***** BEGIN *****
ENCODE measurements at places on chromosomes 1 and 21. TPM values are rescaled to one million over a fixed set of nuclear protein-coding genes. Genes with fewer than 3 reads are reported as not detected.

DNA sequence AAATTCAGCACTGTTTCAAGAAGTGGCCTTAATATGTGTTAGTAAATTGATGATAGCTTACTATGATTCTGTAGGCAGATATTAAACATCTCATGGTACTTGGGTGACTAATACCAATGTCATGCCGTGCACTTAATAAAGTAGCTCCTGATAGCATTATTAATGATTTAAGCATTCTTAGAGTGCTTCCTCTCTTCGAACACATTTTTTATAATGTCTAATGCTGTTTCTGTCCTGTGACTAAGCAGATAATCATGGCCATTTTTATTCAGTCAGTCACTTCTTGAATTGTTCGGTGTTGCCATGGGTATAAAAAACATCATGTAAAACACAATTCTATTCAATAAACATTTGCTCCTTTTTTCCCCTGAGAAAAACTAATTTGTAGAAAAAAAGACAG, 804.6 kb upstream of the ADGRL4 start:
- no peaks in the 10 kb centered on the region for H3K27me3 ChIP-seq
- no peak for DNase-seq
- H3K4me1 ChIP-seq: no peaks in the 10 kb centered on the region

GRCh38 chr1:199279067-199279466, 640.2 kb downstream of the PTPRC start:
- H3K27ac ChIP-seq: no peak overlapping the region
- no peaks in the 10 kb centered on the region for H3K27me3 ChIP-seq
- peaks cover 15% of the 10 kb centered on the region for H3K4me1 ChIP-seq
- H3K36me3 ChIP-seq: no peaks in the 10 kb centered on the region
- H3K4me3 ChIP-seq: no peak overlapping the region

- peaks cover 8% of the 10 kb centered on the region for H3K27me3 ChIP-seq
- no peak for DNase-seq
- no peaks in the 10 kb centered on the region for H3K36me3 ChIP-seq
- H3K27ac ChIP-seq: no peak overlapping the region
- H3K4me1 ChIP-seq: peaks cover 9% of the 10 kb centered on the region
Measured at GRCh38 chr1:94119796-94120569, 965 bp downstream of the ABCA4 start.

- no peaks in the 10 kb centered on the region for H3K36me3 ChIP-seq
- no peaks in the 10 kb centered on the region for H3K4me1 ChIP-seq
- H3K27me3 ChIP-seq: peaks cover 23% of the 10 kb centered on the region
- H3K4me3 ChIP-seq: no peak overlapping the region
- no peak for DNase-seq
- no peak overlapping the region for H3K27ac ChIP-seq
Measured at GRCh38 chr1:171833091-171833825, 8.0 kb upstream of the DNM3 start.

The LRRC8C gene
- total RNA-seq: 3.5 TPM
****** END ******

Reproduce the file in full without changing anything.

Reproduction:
ENCODE measurements at places on chromosomes 1 and 21. TPM values are rescaled to one million over a fixed set of nuclear protein-coding genes. Genes with fewer than 3 reads are reported as not detected.

DNA sequence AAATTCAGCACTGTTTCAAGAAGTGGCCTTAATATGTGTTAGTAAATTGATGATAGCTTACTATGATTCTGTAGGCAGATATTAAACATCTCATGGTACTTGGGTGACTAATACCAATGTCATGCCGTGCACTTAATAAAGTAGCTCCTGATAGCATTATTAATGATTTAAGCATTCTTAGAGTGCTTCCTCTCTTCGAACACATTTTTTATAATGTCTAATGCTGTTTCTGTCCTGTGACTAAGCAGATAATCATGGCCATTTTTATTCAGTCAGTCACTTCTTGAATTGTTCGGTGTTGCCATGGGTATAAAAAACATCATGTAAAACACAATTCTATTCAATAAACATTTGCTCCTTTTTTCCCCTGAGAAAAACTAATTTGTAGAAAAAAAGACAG, 804.6 kb upstream of the ADGRL4 start:
- no peaks in the 10 kb centered on the region for H3K27me3 ChIP-seq
- no peak for DNase-seq
- H3K4me1 ChIP-seq: no peaks in the 10 kb centered on the region

GRCh38 chr1:199279067-199279466, 640.2 kb downstream of the PTPRC start:
- H3K27ac ChIP-seq: no peak overlapping the region
- no peaks in the 10 kb centered on the region for H3K27me3 ChIP-seq
- peaks cover 15% of the 10 kb centered on the region for H3K4me1 ChIP-seq
- H3K36me3 ChIP-seq: no peaks in the 10 kb centered on the region
- H3K4me3 ChIP-seq: no peak overlapping the region

- peaks cover 8% of the 10 kb centered on the region for H3K27me3 ChIP-seq
- no peak for DNase-seq
- no peaks in the 10 kb centered on the region for H3K36me3 ChIP-seq
- H3K27ac ChIP-seq: no peak overlapping the region
- H3K4me1 ChIP-seq: peaks cover 9% of the 10 kb centered on the region
Measured at GRCh38 chr1:94119796-94120569, 965 bp downstream of the ABCA4 start.

- no peaks in the 10 kb centered on the region for H3K36me3 ChIP-seq
- no peaks in the 10 kb centered on the region for H3K4me1 ChIP-seq
- H3K27me3 ChIP-seq: peaks cover 23% of the 10 kb centered on the region
- H3K4me3 ChIP-seq: no peak overlapping the region
- no peak for DNase-seq
- no peak overlapping the region for H3K27ac ChIP-seq
Measured at GRCh38 chr1:171833091-171833825, 8.0 kb upstream of the DNM3 start.

The LRRC8C gene
- total RNA-seq: 3.5 TPM